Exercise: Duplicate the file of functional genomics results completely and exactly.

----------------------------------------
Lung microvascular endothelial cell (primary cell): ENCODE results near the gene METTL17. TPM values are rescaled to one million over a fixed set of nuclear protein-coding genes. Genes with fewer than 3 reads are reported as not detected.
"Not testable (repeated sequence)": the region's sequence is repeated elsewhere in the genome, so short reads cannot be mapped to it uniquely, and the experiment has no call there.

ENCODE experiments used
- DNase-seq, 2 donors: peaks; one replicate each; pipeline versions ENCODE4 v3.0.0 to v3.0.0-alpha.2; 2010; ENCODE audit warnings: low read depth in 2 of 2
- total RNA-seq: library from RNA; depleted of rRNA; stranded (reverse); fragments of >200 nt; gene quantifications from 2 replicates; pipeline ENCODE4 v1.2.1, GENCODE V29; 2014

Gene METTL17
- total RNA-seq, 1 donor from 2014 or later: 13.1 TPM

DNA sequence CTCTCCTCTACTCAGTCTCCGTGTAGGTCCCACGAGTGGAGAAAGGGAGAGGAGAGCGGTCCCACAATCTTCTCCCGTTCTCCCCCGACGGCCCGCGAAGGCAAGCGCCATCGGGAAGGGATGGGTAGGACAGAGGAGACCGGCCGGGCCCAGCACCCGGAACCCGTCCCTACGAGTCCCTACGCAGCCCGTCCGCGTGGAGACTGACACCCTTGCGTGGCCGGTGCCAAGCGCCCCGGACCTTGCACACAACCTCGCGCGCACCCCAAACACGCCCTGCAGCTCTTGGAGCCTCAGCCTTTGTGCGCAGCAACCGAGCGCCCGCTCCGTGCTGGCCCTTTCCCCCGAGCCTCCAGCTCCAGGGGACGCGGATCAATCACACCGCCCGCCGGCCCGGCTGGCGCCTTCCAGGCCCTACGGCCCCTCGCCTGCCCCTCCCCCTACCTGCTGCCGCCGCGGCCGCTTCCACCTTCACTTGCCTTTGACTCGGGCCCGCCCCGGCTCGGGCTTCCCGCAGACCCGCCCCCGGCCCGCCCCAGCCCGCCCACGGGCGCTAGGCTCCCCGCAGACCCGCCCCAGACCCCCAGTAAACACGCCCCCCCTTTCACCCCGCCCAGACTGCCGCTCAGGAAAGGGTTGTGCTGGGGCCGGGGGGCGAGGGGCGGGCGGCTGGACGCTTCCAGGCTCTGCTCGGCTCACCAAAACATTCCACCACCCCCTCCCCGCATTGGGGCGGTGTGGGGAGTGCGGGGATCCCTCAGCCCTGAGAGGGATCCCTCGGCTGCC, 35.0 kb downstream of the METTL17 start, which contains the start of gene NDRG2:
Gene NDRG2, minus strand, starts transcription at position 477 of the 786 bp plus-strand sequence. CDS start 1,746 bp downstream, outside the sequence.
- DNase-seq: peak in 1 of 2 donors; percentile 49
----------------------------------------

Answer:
Lung microvascular endothelial cell (primary cell): ENCODE results near the gene METTL17. TPM values are rescaled to one million over a fixed set of nuclear protein-coding genes. Genes with fewer than 3 reads are reported as not detected.
"Not testable (repeated sequence)": the region's sequence is repeated elsewhere in the genome, so short reads cannot be mapped to it uniquely, and the experiment has no call there.

ENCODE experiments used
- DNase-seq, 2 donors: peaks; one replicate each; pipeline versions ENCODE4 v3.0.0 to v3.0.0-alpha.2; 2010; ENCODE audit warnings: low read depth in 2 of 2
- total RNA-seq: library from RNA; depleted of rRNA; stranded (reverse); fragments of >200 nt; gene quantifications from 2 replicates; pipeline ENCODE4 v1.2.1, GENCODE V29; 2014

Gene METTL17
- total RNA-seq, 1 donor from 2014 or later: 13.1 TPM

DNA sequence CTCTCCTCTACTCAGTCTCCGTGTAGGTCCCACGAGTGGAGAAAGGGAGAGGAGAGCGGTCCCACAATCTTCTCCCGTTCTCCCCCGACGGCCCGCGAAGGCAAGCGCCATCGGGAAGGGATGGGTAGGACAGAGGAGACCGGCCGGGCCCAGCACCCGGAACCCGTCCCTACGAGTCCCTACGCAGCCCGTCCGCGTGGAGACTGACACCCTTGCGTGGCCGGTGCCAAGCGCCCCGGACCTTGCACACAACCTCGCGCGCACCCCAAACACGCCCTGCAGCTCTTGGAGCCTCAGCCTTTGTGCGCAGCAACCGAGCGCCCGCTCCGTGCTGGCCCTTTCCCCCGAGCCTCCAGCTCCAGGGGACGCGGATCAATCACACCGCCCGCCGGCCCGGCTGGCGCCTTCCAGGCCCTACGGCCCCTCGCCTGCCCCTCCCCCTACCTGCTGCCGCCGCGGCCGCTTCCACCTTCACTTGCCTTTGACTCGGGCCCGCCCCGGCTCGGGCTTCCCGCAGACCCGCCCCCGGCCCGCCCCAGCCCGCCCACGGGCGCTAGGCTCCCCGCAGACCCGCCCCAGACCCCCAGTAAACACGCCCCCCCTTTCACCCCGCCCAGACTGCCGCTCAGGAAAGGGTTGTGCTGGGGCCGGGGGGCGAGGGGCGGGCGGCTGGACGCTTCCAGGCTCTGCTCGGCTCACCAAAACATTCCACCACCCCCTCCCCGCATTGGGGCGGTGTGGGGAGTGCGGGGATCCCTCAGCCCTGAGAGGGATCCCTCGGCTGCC, 35.0 kb downstream of the METTL17 start, which contains the start of gene NDRG2:
Gene NDRG2, minus strand, starts transcription at position 477 of the 786 bp plus-strand sequence. CDS start 1,746 bp downstream, outside the sequence.
- DNase-seq: peak in 1 of 2 donors; percentile 49